“ Built by architect Sir George Gilbert Scott in 1858. Amongst its treasures are a clock by Dent and a spectacular 5 manual organ. „
Originally called the Parish Church of St George and now officially reclassified as a Minster, Doncaster Minster has the outward appearance of a Cathedral and dominates the centre of Doncaster town.
This is a landmark that I have been familiar with all of my life but I was actually surprised to learn that this current church dates only from 1854. It does however stand on a spot that has been occupied by a church since the 7th century and it is known that a church dedicated to St George has stood here since at least 1061. A fire destroyed this particular Norman church in 1204 but some of its stones were used to rebuild a new, more elaborate church. It seems however that Doncaster's parish church was to be cursed with fire and this new church was also completely destroyed by fire in 1853.
The present day church was designed by one of the most prominent architects of the time, Sir George Gilbert Scott. Following its opening in 1858 it was described by the famous English poet, Sir John Betjeman as "Victorian Gothic at its very best". Scott designed several other parish churches, including some others quite close to here, but of them all this is the most Cathedral like, with a square bell tower that rises to almost 40 metres above the ground.
The clock on the tower was designed by Dent, who is perhaps most famous for designing the clock of the Palace of Westminster in London that is now more commonly referred to as "Big Ben".
One of the main treasures from the interior of the church was an example of a Harris organ dating from 1740. This was the second largest example of its kind in England, second only to that at York Minster but it was sadly damaged by the fire of 1853. It was therefore decided that this new church should have an even grander organ and one of the world's most famous organ makers, German born Johann Friedrich Schulze was commissioned to build it. Today the Schulze organ at the Parish Church of St George in Doncaster is considered to be one of the finest organs in the world.
Throughout the year, but especially during the summer months there are a number of different programmes that involve organ recitals and it is not unusual for people to travel many miles to hear these. These recitals and other services are always free to attend but donations are always welcome to help maintain the upkeep of the church.
If you are planning to visit Doncaster's Minster then it worth checking out the list of programmes on their official website to establish when it is open. In addition to these services it is always also open to public on a Saturday from 11am until 1pm.
The Parish Church of St. George was granted the status of a Minster church on June 17th 2004 by the Bishop of Sheffield. It is now one of only a handful of churches in England that has been granted a Minster status.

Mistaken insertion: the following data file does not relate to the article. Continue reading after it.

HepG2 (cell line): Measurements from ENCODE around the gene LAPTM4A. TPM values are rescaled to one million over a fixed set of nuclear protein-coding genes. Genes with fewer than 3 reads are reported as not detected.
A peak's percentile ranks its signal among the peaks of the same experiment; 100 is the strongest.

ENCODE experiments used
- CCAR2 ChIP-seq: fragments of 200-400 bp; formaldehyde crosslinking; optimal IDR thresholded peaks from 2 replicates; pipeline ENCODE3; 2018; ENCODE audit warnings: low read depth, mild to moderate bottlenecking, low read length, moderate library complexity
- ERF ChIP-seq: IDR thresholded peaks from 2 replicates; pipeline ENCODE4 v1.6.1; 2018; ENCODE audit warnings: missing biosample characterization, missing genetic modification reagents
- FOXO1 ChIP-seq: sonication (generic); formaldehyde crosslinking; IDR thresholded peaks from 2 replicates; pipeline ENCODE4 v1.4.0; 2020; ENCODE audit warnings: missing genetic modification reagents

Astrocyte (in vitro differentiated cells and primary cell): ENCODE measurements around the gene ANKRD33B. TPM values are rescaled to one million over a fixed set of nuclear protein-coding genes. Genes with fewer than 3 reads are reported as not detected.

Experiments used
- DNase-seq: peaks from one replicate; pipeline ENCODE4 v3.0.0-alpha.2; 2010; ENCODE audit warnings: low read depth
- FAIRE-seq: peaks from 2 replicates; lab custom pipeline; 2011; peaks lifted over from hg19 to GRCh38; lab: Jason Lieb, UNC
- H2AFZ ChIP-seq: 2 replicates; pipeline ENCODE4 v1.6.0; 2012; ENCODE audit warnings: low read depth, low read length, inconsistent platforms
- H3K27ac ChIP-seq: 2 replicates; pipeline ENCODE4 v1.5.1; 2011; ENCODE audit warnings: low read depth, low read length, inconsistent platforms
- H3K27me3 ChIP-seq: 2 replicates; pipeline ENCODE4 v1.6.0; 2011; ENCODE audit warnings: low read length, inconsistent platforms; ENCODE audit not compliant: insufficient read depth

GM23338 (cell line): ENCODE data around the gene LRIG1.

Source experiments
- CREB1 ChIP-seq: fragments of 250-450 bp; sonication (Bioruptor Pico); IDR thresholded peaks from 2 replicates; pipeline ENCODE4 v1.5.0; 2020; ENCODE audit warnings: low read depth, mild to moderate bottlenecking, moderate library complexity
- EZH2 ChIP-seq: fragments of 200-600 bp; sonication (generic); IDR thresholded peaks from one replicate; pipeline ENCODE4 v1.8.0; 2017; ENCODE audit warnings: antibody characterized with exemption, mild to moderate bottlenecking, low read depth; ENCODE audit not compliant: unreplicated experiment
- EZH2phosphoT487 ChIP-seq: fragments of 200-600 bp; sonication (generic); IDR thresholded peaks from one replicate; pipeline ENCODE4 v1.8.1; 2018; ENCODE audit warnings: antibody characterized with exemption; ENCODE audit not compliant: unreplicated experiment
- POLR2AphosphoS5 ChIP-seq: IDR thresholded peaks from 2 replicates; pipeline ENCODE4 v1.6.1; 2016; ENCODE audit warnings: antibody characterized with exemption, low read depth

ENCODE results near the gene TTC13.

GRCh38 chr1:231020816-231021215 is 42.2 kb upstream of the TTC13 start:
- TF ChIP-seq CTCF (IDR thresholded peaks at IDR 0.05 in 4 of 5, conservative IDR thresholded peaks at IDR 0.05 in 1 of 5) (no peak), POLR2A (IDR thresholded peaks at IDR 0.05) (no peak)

The interior of the church is just as grand as its exterior. From the entrance the first things that you will notice are several tall supporting columns that line the aisle. As your eyes follow the natural path of this aisle you then see the altar directly in front, at the far end of the church. Immediately behind the altar there is a huge stained glass window, which is one of the largest in the building. Elsewhere within the church there are several other impressive stained glass windows and like many churches the roof of the church is very high, although it has to be said that the ceiling is somewhat plain and appears to have been simply whitewashed.
The pews are constructed of dark oak and those at the centre of the church are covered in plush, thick red velvet-like cushions. The pews down the edges of the building however are not nearly as posh so if you are coming here for a service then I suggest that you get here early and head straight for the centre ones.
I have been in more churches than I care to remember, not because I am a religious person but because I love the history of such places. I do often find solace in such places but I more often amuse myself looking for gargoyles. Gargoyles are little figures, often with rather odd-looking faces of mythical creatures. These are usually carved out of stone and can be found on both the exterior and interior of almost all English churches. Similar wooden figures can also often be found carved onto the pews and Doncaster Minster has several examples of both of these types. These gargoyles have many different religious connotations but their original purposes are not fully understood, it is however thought that they probably have their origins in pre-Christian Pagan times.
Overall I would certainly recommend a visit to the Parish Church of St George to anyone that has even the slightest bit of interest in such things. If you are planning a visit the contact details are as below:
The Parish Church of St George
Telephone - (01302)323748
Email - firstname.lastname@example.org